Professor Gayle Davis
Gayle Davis is Professor of the History of Medicine at the University of Edinburgh, UK. She has published widely on the social history of medicine, particularly the interface between reproduction, clinical practice and the law in post-1945 Britain. Her recent publications include (authored with Sheldon, O'Neill and Parker) The Abortion Act 1967: A Biography of a UK Law (Cambridge University Press, forthcoming 2022); (edited with Sethna) Abortion Across Borders: Transnational Travel and Access to Abortion Services (Johns Hopkins University Press, 2019); and (edited with Tracey Loughran) The Palgrave Handbook of Infertility in History: Approaches, Contexts and Perspectives (Palgrave Macmillan, 2017).
Professor Hans Pols
Hans Pols, PhD, FAHA, FASSA, FRSN is Professor at the School of History and Philosophy of Science at the University of Sydney. He is interested in the history of colonial medicine and the transformation medical research, medical care, and public health underwent during the process of decolonization. His research has focused on the Dutch East Indies and Indonesia, and has mostly focused on psychiatry and mental health. After exploring the current state and future plans for community mental health services in a research project supported by the Australian Research Council, Hans embarked on an ARC-funded research project on the history of community mental health in Australia. His book Nurturing Indonesia: Medicine and Decolonisation in the Dutch East Indies was published by Cambridge University Press in 2018. Most recently, he published, with Mark Micale, an edited volume on reactions to highly traumatizing events in Asia: Traumatic Pasts in Asia: History, Psychiatry, and Trauma, 1930 to the Present (New York: Berghahn Books, 2021).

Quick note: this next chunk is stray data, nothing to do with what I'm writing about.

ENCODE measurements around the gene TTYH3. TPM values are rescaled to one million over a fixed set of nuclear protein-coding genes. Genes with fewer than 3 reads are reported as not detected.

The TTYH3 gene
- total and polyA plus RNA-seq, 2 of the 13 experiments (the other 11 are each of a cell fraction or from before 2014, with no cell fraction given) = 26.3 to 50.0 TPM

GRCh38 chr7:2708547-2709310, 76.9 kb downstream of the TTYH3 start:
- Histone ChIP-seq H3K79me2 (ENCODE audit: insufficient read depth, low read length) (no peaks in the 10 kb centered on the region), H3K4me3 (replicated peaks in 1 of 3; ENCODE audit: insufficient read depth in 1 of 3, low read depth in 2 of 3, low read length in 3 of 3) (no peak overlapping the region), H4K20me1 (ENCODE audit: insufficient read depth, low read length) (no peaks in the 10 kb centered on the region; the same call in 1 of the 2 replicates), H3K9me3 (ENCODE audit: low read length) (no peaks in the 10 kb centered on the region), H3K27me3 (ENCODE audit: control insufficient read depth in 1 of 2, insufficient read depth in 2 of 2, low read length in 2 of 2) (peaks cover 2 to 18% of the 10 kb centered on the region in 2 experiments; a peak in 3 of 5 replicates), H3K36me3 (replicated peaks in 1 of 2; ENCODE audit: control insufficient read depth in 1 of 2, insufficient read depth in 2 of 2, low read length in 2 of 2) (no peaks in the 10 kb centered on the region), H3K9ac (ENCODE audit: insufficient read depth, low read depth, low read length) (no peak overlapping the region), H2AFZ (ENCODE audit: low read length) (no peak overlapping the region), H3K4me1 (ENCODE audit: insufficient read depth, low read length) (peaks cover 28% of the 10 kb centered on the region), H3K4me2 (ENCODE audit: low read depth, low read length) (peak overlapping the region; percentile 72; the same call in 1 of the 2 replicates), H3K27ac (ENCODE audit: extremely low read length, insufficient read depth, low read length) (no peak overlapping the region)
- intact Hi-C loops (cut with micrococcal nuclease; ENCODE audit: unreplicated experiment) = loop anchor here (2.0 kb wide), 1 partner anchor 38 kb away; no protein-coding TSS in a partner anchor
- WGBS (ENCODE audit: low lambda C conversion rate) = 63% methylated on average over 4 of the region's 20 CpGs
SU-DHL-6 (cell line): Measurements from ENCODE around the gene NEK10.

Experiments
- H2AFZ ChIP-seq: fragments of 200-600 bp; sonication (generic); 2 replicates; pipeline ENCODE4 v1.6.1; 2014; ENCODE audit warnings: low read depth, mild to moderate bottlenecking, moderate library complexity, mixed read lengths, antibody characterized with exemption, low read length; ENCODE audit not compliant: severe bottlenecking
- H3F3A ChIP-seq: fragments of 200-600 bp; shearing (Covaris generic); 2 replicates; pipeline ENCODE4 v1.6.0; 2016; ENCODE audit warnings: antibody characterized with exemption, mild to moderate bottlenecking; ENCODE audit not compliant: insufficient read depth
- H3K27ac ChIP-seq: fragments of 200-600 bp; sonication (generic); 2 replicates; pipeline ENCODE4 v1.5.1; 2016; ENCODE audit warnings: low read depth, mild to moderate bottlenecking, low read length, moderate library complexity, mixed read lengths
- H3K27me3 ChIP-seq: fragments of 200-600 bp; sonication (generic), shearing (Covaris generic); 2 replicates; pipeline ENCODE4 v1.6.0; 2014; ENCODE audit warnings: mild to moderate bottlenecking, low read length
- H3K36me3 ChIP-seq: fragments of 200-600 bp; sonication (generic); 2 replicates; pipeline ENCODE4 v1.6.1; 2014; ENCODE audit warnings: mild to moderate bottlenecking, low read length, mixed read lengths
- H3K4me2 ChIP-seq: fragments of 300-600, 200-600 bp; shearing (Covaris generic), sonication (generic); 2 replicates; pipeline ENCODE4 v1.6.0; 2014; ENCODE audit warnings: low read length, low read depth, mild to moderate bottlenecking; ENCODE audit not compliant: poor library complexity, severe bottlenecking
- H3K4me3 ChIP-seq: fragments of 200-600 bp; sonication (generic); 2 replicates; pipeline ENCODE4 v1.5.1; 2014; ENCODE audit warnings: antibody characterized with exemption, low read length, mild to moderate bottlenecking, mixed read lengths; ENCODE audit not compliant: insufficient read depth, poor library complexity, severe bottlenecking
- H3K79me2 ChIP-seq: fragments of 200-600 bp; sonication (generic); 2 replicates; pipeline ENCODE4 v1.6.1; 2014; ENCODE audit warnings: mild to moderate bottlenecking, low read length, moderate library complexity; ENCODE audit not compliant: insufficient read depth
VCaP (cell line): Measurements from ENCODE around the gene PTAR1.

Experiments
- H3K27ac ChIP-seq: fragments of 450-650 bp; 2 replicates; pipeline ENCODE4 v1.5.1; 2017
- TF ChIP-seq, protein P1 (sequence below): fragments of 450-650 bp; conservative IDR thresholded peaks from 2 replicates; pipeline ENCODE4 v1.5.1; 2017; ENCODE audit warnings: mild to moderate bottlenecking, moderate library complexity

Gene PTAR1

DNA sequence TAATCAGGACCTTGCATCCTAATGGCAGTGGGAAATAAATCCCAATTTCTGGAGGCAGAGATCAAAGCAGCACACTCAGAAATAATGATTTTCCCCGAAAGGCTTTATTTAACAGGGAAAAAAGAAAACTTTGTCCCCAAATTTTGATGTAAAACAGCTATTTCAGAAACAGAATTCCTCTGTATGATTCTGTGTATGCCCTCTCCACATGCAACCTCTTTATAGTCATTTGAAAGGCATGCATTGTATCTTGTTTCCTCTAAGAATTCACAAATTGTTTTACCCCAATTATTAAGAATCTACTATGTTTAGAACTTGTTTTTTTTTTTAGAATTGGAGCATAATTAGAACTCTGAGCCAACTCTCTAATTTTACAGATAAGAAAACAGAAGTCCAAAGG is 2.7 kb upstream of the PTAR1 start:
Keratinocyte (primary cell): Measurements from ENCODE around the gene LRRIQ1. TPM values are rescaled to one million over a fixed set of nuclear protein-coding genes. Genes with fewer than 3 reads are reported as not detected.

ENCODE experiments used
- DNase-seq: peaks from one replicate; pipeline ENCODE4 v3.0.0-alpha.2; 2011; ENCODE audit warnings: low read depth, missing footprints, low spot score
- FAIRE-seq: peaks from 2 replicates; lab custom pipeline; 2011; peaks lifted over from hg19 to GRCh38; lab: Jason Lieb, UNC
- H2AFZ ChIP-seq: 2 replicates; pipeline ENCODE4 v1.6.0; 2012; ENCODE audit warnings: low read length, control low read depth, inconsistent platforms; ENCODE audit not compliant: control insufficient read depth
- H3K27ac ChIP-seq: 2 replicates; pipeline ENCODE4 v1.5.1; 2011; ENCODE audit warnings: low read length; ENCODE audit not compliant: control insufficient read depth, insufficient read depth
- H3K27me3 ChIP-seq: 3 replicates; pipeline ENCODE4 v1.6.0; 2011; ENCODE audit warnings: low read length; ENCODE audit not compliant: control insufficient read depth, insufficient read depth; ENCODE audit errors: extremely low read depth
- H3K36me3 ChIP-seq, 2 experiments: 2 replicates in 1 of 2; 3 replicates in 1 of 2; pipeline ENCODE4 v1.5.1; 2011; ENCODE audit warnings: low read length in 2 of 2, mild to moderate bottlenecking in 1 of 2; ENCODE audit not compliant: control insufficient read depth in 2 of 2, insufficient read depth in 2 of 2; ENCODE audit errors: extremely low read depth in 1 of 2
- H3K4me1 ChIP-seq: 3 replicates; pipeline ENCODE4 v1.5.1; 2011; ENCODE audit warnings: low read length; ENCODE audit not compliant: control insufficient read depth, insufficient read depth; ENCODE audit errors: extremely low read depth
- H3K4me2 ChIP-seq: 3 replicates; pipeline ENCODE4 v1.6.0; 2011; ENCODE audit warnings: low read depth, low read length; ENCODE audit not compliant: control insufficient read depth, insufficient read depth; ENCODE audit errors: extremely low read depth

Dr Charmaine Robson
Dr Charmaine Robson is a scholar of the history of health and its intersections with nursing, missions and Australian colonialiasm. She has a Bachelor of Pharmacy from Monash University and a PhD from the University of New South Wales where she is currently Adjunct Lecturer and teaches undergraduate history. She held the State Library of New South Wales Religious History Fellowship for 2017. She has researched, lectured and published extensively on Hansen’s disease policy and institutions in Australia. In 2022 her book, Missionary Women, Leprosy and Indigenous Australians 1936-1986 was released - a study that situates nursing and religion within the context of public health and Indigenous affairs policies.